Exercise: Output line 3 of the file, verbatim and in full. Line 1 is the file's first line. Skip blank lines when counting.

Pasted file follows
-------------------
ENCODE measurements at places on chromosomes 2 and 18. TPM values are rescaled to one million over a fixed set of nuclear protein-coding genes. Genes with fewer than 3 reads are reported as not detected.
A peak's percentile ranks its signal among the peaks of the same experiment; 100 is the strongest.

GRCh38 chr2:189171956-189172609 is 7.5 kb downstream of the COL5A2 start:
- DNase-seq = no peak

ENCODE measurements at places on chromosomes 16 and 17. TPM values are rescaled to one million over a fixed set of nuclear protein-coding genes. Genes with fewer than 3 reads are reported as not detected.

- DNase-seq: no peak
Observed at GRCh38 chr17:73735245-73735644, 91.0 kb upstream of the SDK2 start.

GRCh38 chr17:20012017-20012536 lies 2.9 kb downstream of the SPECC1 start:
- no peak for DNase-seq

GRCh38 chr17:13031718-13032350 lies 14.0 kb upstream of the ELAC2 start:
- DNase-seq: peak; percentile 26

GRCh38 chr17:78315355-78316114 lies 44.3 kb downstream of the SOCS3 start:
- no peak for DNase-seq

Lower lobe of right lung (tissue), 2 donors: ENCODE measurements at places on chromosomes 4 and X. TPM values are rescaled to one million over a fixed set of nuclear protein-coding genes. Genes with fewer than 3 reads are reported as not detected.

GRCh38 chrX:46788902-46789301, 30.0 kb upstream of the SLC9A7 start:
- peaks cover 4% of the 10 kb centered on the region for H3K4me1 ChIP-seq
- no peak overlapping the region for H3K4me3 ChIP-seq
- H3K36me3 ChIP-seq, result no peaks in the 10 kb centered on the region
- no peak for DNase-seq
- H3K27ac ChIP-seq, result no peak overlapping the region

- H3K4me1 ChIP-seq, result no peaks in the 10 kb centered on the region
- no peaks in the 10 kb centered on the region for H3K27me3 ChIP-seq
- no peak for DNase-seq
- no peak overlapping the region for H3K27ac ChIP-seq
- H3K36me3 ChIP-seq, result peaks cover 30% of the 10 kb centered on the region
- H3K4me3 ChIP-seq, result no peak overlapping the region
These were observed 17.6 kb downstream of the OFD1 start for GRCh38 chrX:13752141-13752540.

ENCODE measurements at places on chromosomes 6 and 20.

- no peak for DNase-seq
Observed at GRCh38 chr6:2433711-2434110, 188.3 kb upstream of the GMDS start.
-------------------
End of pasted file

GRCh38 chr2:189171956-189172609 is 7.5 kb downstream of the COL5A2 start: